Using the iPad is twice as much fun with a stylus – and much more productive for you. Because with the pen you can paint, draw, take handwritten notes and much more on the tablet. And it doesn’t always have to be the Apple Pencil.
Once you’ve used your iPad with a suitable pen, you won’t want to go without it. This input method is indispensable for many tasks, especially for the iPad Pro. You can use it to create, paint, draw sketches and diagrams, write down lectures and meetings, or take quick notes. If you wish, you can also write your emails by hand because iOS has flawless character recognition that can even handle rather “difficult” handwriting.
iPad With A Pen: Better To Be Active Than Passive
If you are looking for pens for the iPad, you will quickly find a few dozen models priced in two different leagues – this has mainly something to do with the technology used. There are passive input pens that are particularly cheap. Passive because they can do without electronics. In principle, they only imitate the movements of a finger. They usually use a small rubber ball on the tip to do this. Since this tip must have a minimum size so that the screen can recognize the movements, working with passive pens is not very precise.
On the other hand, active pens are significantly more expensive; they require electricity during use and are usually connected to the iPad via Bluetooth. With active pens, the iPad evaluates the position of the pen tip through the connection and follows the movements. So you can work with it almost exactly to the pixel and almost without delay.
Attention Apple: Two Pencil Models Are Available
Apple itself has two models on offer: The second-generation Apple Pencil lives up to its name because it can simply do more. On the one hand, you can switch back and forth between the tools you are currently using by tapping twice. On the other hand, it sticks magnetically to the iPad, is charged inductively, and is always at hand. If you use your iPad Pro (2021) with a keyboard and pen, it can almost easily keep up with a laptop like the MacBook Air. However, the second generation of the cell is compatible with fewer iPad models. He currently supports the following models:
- iPad mini (6th generation)
- 12.9 “iPad Pro (3rd, 4th and 5th generation)
- 11 “iPad Pro (1st, 2nd, and 3rd generation)
- iPad Air (4th generation)
The first generation of the Apple Pencil is a little cheaper. The pen also works via Bluetooth and, like its successor, evaluates inclination and pressure. For pairing and charging, however, you have to remove the small-cap to insert the pin into the Lightning connector of the iPad. Fortunately, the pen loads very quickly here because with the pencil inserted, the whole construction takes some getting used to and is not particularly handy. The first generation of the Apple Pencil is compatible with significantly more devices:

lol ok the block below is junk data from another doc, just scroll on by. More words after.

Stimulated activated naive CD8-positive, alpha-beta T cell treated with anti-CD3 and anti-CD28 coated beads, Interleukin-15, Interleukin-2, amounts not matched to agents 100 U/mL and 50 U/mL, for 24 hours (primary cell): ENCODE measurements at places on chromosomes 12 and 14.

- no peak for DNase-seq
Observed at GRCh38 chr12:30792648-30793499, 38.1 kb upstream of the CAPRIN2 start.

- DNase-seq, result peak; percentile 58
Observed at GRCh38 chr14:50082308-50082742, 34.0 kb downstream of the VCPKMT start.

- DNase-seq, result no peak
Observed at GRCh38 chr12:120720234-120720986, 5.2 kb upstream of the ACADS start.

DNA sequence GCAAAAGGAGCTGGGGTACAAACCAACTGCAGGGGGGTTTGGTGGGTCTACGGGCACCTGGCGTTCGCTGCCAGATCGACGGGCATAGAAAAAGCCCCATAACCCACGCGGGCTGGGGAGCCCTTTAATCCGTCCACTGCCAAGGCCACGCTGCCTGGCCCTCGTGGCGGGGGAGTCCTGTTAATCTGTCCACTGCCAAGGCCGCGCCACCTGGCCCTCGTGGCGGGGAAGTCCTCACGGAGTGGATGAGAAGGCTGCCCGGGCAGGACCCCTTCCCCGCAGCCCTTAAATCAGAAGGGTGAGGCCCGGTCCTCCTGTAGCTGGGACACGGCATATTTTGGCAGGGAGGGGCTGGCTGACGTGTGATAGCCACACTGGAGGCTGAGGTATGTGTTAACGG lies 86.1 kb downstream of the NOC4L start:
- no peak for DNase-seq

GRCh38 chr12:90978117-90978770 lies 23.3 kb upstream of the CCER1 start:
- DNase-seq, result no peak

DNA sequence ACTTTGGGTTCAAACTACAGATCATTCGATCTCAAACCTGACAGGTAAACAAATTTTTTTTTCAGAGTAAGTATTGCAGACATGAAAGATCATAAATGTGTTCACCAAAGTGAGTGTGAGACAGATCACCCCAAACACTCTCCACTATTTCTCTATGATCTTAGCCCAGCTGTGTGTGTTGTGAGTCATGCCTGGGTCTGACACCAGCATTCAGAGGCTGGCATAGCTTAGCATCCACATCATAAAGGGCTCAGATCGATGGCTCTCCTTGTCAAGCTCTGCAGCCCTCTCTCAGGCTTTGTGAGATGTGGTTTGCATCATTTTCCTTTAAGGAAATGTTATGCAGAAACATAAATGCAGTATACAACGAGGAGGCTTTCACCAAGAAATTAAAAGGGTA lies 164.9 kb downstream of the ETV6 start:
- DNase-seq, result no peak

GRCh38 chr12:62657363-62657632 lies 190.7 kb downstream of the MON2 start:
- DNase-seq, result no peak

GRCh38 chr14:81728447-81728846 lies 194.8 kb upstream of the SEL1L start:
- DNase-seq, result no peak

- iPad (6th, 7th, 8th and 9th generation)
- iPad Air (3rd generation)
- iPad mini (5th generation)
- 12.9 “iPad Pro (1st and 2nd generation)
- 10.5 “iPad Pro
- 9.7 “iPad Pro
In comparison tests, the two input pens produced by Apple are always a touch ahead of the alternative offers. So if you want to experience the iPad with a pen the way Apple imagined, it is worth purchasing the original.
Alternatives: It Doesn’t Always Have To Be Apple
If you are looking for an alternative to the Apple Pencil, pay attention to the product description to see whether it also mentions pressure sensitivity. This is important so that the illusion when drawing and writing is perfect. As with a classic pen on paper, the lines change depending on how hard the pen is placed. If you’re looking for cheaper active pens for the iPad, there are several good models to choose from, for example:
- The Wacom Bamboo Fineline works via Bluetooth and is pressure-sensitive. It has a programmable key with which you can, for example, undo input steps. However, it has no tilt detection. Hatching is not possible when drawing.
- The Moko Active Stylus is very inexpensive but at its possibilities. Unfortunately, neither pressure levels nor inclination is recognized. The device is therefore primarily suitable for writing on the tablet.
- Adonit Pixel: The pen has two buttons for your shortcuts and is both tilt and pressure-sensitive. It’s paired via Bluetooth but doesn’t seem quite as precise as Apple’s pens.
Conclusion: Who Writes Best?
To decide on a pen, determine before you buy what you mainly want to do with the pen for your iPad: Is it used for quick notes or sketches in lectures or meetings? Or do you need it to create drawings or designs? Do you use it professionally or privately for fun? The Apple Pencil is undoubtedly the most intuitive pen to use and works best with an iPad. However, you can get good alternatives with a competitive range of functions for a little less money. If you want to try out how the iPad can be operated with a pen, you should first use an inexpensive passive input pen.
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